The studies are promising so far. A 2020 medical literature review found that 17 studies involving 634 patients showed it could help, but reported effectiveness varied widely: from 10-90% in terms of stabilizing hair loss, increasing overall hair density, improved hair thickness and decreased hair loss. Topical minoxidil has been shown to have reported efficacy in treating AGA in women ranging from 13-63%.

If you don’t like the mess of applying minoxidil topically or have had a reaction, talk to your dermatologist about taking the medication by mouth. I generally start patients on 1.25 milligrams or 2.5 milligrams daily, with room for higher doses if needed. It is only available by prescription and there are possible side effects including hair growth in places other than the scalp (such as the face), low blood pressure and swelling in the legs.

Other oral prescription medications that have been used to treat hair loss over the past 10-20 years are spironolactone, finasteride, and dutasteride. They haven’t been compared directly to oral minoxidil, so it’s unclear which is more effective, and women who can get pregnant shouldn’t use these drugs unless they’re using birth control methods. strict because they can cause fetal abnormalities. Finasteride and dutasteride are generally reserved for postmenopausal women for this reason.

The evidence is not as strong for supplements as it is for topical minoxidil.

My patients often ask me about two popular oral supplements: Nutrafol, which contains saw palmetto, and Viviscal, which contains a compound of marine extracts and polysaccharides. Many of the studies on these components and supplements have industry funding or interests, but they have suggested some effectiveness with few adverse effects.

Oral biotin supplements have long been touted to help with hair growth. But these high-dose supplements haven’t actually been proven to work.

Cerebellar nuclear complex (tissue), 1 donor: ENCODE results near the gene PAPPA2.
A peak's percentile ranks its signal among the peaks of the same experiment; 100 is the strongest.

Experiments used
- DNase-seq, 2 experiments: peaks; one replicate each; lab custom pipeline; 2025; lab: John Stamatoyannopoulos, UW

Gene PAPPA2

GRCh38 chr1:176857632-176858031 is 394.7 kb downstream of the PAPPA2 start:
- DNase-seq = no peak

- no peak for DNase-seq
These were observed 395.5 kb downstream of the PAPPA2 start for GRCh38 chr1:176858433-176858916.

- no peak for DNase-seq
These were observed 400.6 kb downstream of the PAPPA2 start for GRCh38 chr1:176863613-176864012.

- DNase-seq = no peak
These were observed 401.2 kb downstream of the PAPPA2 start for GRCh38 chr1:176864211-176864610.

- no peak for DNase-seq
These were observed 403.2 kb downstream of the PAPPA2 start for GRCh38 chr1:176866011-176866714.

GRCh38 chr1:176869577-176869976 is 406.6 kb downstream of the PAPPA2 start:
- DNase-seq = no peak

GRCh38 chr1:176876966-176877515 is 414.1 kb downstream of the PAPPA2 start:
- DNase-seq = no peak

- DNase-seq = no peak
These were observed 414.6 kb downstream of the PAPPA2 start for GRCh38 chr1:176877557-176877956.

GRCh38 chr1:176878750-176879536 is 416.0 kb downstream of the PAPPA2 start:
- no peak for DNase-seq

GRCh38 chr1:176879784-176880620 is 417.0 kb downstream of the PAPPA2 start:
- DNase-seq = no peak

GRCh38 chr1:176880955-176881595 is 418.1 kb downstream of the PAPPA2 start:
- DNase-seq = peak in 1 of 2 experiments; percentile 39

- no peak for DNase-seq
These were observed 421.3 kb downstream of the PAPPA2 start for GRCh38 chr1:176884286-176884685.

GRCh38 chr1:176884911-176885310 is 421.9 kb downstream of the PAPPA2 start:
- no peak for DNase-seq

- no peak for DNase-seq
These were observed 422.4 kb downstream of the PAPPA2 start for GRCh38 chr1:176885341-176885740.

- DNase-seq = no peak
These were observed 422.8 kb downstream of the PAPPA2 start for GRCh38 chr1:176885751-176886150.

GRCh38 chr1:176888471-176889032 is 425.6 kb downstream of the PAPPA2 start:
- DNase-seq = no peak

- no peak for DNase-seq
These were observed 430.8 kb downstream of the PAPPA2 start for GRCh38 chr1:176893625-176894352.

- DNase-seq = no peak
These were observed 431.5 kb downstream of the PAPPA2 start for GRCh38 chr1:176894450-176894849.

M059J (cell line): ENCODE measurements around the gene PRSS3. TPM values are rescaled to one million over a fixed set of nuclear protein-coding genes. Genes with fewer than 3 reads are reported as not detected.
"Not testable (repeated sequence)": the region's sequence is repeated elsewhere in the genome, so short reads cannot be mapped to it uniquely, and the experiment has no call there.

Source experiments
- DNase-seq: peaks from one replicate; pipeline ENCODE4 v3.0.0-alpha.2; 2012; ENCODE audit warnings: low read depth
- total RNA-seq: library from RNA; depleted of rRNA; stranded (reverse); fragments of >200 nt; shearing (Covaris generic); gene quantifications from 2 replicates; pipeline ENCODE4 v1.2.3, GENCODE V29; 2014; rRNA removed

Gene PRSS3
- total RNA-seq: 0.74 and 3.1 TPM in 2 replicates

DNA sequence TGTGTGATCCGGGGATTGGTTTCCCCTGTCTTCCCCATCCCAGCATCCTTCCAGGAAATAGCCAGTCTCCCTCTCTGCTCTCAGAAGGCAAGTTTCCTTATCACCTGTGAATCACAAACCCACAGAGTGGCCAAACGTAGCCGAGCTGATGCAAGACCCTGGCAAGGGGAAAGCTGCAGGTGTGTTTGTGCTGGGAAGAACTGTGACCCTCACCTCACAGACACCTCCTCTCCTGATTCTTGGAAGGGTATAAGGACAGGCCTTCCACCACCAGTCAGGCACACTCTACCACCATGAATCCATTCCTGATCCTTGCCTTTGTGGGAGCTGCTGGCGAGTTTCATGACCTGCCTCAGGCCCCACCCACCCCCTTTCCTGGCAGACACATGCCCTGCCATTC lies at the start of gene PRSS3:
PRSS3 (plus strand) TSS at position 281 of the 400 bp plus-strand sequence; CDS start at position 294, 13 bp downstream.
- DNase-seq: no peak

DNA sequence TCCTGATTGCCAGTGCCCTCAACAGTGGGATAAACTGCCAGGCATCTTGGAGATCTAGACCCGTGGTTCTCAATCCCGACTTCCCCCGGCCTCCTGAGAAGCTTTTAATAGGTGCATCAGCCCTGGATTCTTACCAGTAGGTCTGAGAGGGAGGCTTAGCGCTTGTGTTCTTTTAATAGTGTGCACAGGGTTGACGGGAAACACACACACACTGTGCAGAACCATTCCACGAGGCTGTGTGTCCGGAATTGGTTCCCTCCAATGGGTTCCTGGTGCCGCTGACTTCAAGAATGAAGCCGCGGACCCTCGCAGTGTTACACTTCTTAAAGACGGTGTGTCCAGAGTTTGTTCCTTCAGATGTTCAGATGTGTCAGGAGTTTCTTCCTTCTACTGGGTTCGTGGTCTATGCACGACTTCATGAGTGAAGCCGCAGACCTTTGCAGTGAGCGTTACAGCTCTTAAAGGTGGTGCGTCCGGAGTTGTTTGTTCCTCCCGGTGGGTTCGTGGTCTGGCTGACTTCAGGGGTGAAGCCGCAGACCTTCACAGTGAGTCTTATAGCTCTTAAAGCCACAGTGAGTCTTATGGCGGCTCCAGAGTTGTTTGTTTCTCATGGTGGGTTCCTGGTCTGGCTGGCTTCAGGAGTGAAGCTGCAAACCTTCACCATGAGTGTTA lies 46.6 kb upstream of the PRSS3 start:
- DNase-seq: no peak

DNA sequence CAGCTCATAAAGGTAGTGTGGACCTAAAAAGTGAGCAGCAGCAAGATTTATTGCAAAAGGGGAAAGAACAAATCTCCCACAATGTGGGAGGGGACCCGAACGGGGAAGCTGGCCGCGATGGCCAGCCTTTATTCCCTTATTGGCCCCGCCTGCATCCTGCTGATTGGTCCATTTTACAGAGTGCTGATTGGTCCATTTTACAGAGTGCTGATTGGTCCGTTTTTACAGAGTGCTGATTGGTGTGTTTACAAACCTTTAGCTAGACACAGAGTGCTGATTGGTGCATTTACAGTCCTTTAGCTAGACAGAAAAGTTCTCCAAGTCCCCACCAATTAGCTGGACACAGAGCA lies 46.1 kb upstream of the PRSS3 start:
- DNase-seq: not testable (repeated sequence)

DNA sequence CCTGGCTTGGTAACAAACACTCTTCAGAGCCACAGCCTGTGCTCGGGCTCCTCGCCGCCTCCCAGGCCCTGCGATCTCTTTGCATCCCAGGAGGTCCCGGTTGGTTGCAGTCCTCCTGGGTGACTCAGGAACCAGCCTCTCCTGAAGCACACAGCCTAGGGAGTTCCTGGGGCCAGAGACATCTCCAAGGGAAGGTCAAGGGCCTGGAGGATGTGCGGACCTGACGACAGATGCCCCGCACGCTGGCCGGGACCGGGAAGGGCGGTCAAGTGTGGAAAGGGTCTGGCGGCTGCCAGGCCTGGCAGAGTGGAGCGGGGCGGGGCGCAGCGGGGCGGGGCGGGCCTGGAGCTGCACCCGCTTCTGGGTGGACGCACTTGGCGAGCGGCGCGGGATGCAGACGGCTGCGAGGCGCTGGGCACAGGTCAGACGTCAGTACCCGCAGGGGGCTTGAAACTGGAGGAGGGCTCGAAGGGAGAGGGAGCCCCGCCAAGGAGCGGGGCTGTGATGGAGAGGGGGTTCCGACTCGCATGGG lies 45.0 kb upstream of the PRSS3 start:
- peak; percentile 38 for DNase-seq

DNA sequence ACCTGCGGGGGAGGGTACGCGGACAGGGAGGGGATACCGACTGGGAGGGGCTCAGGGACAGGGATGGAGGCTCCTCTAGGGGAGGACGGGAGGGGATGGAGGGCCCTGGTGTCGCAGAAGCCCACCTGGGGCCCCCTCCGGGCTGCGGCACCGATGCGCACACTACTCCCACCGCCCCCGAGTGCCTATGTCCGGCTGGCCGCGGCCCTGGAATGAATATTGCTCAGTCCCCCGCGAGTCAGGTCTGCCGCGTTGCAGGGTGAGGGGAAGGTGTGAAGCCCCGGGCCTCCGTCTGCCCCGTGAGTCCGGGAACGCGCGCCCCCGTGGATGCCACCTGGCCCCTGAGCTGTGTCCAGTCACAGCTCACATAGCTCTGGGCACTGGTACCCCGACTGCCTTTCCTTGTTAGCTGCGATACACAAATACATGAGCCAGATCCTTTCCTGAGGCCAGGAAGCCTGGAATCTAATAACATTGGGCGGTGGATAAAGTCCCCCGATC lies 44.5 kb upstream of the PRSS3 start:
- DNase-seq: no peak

Large-scale randomized clinical trials by independent researchers are always needed on supplements, but I occasionally mention Nutrafol and Viviscal – instead of regular biotin – to patients who want to try a supplement without a prescription, even though I can’t. promise that they will see significant results. .

Be sure to consult your doctor before trying any supplements, even if they are labeled as natural. For example, for breast cancer survivors taking estrogen-inhibiting drugs long-term, such as tamoxifen, certain supplements may interfere with the metabolism of the estrogen-inhibiting drug, potentially making it less effective.

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What if none of these other options work?

You may want to consider trying one of these therapies or procedures, but they are usually not covered by insurance and can be quite expensive. There is no rigorous evidence yet that they will work.

Red light devices: These devices use low-level light therapy (LLLT) and come in different forms, such as a comb, hood, or helmet. The HairMax LaserComb is a portable, non-invasive device that has been FDA cleared for the safe treatment of male and female AGA with a starting cost of $199. I would recommend this treatment to highly motivated patients who can commit to using it at least three times a week – preferably in combination with another treatment, such as minoxidil – because it is easy to use, relatively affordable and generally considered Like on.

Platelet-rich plasma: Platelet-rich plasma (PRP) is a plasma preparation that comes from your own blood. Some small studies have suggested that PRP injections into the scalp might help some patients, but more rigorous evidence is needed, especially since the cost can be so high and the procedure can be painful. Three monthly sessions, followed by a maintenance period of three to six months, are generally recommended. The cost of each session is usually around $250 to $750. PRP also tends to be used as an adjunct therapy in combination with other treatments, and not everyone is a candidate.

Surgical Hair Transplant: If one of the therapies does not work, surgical hair transplantation is another option. Intact hair is surgically removed from a part of your scalp that still has thick hair, separated into units of individual hair follicles, and surgically transplanted into tiny holes on the part of the scalp affected by hair loss or thinning. hair. This procedure typically takes several hours at a time, requires local anesthesia, and can be very expensive – ranging from $6,000 to $60,000, depending on the amount of hair transferred, the technique used, and the experience of the surgeon – but many my patients have had very long term results.